The Court of Justice (the "Court") has confirmed that a concentration without a community dimension may be subject to an ex-post control by national competition authorities and by national courts (under national procedural rules), due to the direct effect of the Article 102 of the Treaty on the Functioning of the European Union ("TFEU") prohibition on abuse of a dominant position.
The case addressed the question whether Article 21(1) of the EU Merger Regulation ("EUMR"), which provides that the Commission has exclusive competence to examine concentrations with an EU dimension, has the effect that such concentrations are only subject to review under merger control rules – thus excluding a parallel or subsequent application of Article 102 TFEU.
The potential for applying an abuse of dominance standard to non-notifiable concentrations post-closing has in theory far reaching implications for the remit of competition rules in future, although upon a closer review it seems the judgment alone may not be sufficient for such a paradigm shift.
The factual background
The French company TDF Infrastructure Holding (who previously held a statutory monopoly on the market for terrestrial television broadcasting prior to liberalisation) acquired control over one of the two remaining market players, Itas. Despite Itas having by far the largest market share, the merger did not meet the requisite merger turnover thresholds under either EU merger control or French national rules nor was the merger caught by the Article 22 EUMR referral procedure either.
Towercast, the third player in the market, argued that the acquisition was an abuse of a dominant position due to a strengthening of TDF's already dominant position on the upstream and downstream wholesale markets for digital broadcasting. The complaint was rejected by the French autorité de la concurrence, since, in its view, merger control applies exclusively to concentrations (as defined in Article 3 of the EUMR) and Article 102 no longer applies where no anticompetitive conduct exists besides the concentration itself.
The complaint was also rejected on appeal to the Court of Appeal in Paris. The latter referred the following question up to the Court: can a competition authority subject a concentration (where one party has a dominant position) to an ex-post investigation for abuse of a dominant position where national and EU merger thresholds are not met, and consequently no ex-ante assessment had been made?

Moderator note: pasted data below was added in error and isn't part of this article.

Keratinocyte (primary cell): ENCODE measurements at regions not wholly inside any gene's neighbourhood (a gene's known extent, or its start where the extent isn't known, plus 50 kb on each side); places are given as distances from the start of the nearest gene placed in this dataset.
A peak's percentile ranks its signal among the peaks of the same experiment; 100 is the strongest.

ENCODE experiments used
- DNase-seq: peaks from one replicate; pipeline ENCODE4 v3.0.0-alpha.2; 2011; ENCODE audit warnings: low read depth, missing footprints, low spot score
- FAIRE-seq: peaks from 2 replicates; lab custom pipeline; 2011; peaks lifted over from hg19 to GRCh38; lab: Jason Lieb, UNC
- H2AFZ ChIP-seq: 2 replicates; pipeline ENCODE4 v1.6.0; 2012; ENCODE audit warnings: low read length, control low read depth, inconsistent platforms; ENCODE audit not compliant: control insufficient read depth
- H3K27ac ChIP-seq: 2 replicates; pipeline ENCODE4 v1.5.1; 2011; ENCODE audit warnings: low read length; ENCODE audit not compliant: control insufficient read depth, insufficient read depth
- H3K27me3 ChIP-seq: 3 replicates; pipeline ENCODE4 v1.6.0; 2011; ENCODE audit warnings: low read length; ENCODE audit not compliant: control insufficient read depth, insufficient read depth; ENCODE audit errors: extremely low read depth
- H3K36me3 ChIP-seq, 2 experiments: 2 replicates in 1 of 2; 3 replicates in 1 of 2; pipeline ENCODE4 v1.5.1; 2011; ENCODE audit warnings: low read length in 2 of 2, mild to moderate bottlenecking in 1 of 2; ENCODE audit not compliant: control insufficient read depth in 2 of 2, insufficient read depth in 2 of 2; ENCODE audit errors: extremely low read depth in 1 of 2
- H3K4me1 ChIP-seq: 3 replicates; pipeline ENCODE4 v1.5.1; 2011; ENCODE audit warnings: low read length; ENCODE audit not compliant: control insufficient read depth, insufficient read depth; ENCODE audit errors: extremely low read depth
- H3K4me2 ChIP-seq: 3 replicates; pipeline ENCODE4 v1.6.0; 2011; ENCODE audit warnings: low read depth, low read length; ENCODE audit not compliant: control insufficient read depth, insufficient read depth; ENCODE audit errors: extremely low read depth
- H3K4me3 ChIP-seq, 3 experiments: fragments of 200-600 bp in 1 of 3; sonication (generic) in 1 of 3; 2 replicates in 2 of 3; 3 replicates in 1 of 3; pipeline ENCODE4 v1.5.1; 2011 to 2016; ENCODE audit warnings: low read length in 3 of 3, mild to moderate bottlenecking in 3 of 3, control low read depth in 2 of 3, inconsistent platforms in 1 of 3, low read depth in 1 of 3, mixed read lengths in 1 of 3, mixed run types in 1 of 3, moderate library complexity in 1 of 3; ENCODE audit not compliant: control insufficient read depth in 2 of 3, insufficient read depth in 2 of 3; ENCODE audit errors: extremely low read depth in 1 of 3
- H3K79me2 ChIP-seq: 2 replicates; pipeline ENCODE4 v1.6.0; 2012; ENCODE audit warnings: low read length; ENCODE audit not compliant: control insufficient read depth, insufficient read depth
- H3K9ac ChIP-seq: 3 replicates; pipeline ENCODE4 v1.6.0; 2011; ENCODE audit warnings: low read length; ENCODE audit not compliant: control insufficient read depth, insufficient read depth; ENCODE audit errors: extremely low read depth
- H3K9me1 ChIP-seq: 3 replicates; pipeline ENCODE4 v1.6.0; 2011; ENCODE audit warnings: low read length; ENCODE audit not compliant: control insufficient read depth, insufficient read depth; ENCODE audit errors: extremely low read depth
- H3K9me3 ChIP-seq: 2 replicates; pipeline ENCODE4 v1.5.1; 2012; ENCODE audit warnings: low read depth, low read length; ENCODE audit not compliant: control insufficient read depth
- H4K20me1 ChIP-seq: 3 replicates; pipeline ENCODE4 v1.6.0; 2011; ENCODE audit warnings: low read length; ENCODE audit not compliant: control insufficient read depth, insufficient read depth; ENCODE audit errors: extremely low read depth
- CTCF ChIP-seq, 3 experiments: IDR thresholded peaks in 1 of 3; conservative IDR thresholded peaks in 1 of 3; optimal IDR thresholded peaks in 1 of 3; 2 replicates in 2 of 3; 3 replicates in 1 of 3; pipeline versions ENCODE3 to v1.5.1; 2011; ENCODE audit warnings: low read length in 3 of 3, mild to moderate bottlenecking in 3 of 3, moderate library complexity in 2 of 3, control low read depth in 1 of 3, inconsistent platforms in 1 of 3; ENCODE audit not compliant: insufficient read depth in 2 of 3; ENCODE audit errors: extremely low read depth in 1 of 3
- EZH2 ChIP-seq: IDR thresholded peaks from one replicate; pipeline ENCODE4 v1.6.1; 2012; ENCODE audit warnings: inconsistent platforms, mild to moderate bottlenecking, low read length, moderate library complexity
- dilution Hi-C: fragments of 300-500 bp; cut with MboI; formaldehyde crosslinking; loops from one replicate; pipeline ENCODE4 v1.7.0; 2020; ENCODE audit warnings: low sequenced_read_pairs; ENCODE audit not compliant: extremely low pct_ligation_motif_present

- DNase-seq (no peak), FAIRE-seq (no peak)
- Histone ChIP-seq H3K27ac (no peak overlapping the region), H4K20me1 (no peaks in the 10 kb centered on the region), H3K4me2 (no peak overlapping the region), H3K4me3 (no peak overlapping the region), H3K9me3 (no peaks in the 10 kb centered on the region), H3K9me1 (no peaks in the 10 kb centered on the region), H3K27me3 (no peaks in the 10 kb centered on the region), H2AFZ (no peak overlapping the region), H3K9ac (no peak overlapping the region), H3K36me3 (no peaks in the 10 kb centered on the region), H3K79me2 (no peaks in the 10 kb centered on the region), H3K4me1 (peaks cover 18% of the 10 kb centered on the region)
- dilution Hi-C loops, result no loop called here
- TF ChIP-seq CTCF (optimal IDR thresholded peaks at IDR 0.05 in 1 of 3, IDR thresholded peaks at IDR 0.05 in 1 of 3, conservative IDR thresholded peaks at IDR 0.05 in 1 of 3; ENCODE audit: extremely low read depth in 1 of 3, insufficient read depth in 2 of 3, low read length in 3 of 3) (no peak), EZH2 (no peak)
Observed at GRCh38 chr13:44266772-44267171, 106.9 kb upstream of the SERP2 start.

Advocate General Kokott's opinion
Following the Court of Justice hearing, Advocate General Kokott's opinion was published in October 2022 which concluded that although the assessment of potential anti-competitive effects of a concentration is primarily the task of merger control rules, this does not exclude an ex-post control of the conduct of a dominant undertaking in connection with such a concentration. This opinion extended an effects-based analysis of actual or potential effects to transactions that aren't notifiable, without lowering the notification thresholds to achieve this.
Kokott looked to the status of the legal rules and the principle of direct effect. She concluded that since Article 102 has primary EU law status and is directly effective, it follows that a provision of secondary law, the EUMR – a regulation – is not capable of restricting the formers' scope of application. Kokott also considered the prohibition in Article 102 to be sufficiently precise and unconditional, to remain directly applicable and therefore not to be restricted in its use here. Accordingly, no secondary instrument of implementation was required to expressly authorise its application in this case.
Kokott went further to establish the primacy of Article 102 over regulation generally noting that the legal basis for the EUMR is rooted in Article 103 TFEU itself. Regulation is not on a level with Article 101 and 102 TFEU, nor is regulation capable via an implementing provision of modifying or limiting the scope of those reference provisions. The wording of her opinion was clear that the thresholds provided in Article 1 of the EUMR or in any national rules on merger control are therefore not capable of limiting or excluding the applicability of Article 102.
The opinion also notes the increase in acquisitions of innovative start-ups for example in internet services or medical technology. The turnover of targets at this early stage of development is often minute and the deal falls below merger thresholds. These new companies are then acquired by large established undertakings. Article 102 is considered in the Kokott opinion to step in and act as a second sweep to capture and control these types of concentrations. This opinion although not binding on the Court was followed in the Court's judgment.
Judgment of the Court of Justice
The Court followed the opinion of Kokott, highlighting that the intention of the EUs 'one-stop shop' system did not lead to an inference that the EU legislature intended to for national authorities to cede control over concentrations when assessing them against the potential prohibitions of abuse of a dominant position and thus rendering this primary law obligation devoid of purpose.
Article 21(1) of Regulation No 139/2004 must be interpreted as not precluding the competition authority of a Member State from regarding a concentration of undertakings which has no Community dimension within the meaning of Article 1 thereof, is below the thresholds for mandatory ex ante control laid down in national law, and has not been referred to the Commission under Article 22 of that regulation, as constituting an abuse of a dominant position prohibited under Article 102 TFEU, in the light of the structure of competition on a market which is national in scope.